Expansive Reading in EU of Maritime Trade Law

     (CN) – A Norwegian-owned Panamanian transport ship with some Russian crew still qualifies for privileges under EU law in trade with other member states, the European Court of Justice ruled.
     The M/S Sava Star is a transport vessel that flies the Panamanian flag, owned by a Norwegian company, Fonnship, and crewed by Polish and Russian seamen.
     The Agreement on the European Economic Area (EEA) provides for the freedom to provide maritime transport services between states by nationals of member states, including nationals established in a third nonmember country.
     But twice when the ship docked in a port of Sweden, a trade union there refused to load and unload the vessel. The Swedish dockworkers allegedly believed the Sava Star crew’s wages, governed by a Russian trade union agreement, were not equitable.
     Russia is not a member of the European Union.
     On both occasions, Fonnship signed a collective agreement with the Swedish trade union, over the crew members’ protests, so that the vessel could leave port.
     Fonnship then sued the trade unions before the Swedish labor court for the interruption of its transport business, and the economic loss caused by the delays.
     The Swedish court asked Europe’s highest court, the European Court of Justice, whether the owner of a vessel flying a nonmember country’s flag to is entitled free maritime transport between member states.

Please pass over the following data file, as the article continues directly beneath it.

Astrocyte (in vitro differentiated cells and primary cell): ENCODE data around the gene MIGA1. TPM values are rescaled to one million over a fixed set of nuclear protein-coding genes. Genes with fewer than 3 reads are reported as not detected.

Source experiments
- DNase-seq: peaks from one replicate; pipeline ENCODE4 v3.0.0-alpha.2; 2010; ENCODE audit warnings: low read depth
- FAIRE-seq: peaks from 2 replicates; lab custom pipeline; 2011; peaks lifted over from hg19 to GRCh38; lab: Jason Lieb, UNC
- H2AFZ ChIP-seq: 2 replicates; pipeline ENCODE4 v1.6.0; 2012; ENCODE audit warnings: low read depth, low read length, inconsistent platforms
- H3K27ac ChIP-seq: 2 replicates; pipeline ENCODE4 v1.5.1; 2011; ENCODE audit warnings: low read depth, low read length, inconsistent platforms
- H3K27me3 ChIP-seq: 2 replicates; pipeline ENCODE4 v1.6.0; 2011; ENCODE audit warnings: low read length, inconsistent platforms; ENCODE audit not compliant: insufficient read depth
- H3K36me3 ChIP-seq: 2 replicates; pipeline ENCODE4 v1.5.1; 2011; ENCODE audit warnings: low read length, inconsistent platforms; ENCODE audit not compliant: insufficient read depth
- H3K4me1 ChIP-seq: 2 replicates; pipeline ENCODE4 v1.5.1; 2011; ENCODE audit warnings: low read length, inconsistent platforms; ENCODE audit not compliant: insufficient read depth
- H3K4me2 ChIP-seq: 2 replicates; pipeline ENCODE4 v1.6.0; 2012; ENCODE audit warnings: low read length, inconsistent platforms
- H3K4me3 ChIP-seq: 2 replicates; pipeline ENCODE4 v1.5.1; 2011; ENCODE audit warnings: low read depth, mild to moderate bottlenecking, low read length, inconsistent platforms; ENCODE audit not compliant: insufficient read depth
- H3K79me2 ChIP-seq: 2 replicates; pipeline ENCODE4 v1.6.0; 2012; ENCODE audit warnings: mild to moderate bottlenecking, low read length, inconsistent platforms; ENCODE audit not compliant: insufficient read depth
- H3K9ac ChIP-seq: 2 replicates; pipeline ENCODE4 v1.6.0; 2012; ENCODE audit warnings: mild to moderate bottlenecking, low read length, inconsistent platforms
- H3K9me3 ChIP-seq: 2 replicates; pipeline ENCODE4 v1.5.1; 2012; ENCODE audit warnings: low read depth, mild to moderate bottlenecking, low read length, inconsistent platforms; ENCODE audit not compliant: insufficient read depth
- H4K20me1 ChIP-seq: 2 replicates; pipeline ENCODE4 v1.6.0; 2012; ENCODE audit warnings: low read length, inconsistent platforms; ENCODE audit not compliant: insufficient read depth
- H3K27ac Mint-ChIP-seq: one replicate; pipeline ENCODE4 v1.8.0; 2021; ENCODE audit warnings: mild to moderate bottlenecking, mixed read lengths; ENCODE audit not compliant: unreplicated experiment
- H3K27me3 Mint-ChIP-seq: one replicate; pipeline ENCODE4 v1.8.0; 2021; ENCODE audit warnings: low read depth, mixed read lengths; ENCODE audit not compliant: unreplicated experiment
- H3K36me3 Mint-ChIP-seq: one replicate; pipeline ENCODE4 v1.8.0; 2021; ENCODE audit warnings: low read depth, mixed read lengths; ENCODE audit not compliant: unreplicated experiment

The Court of Justice concluded Tuesday that Fonnship, as the Norwegian owner of the Panamanian ship, may rely on the privileges granted EU members under the EEA, even though the vessel’s crew is composed of third country nationals.
     “The application of Regulation No 4055/86 is in no way affected by the fact that the vessel carrying out the maritime transport at issue, and on which the workers in whose favor that industrial action was taken are employed, flies the flag of a third country, nor by the fact that the crew members of the vessel are, as in the present case, third country nationals,” the ruling states
     “For Article 1(1) of Regulation No 4055/86 to be applicable, it is sufficient for a provider of the maritime transport service to be a national of a state that is a party to the EEA agreement who is established in a state that is a party to the EEA agreement other than that of the person from whom the services are intended,” the Luxembourg-based court continued.

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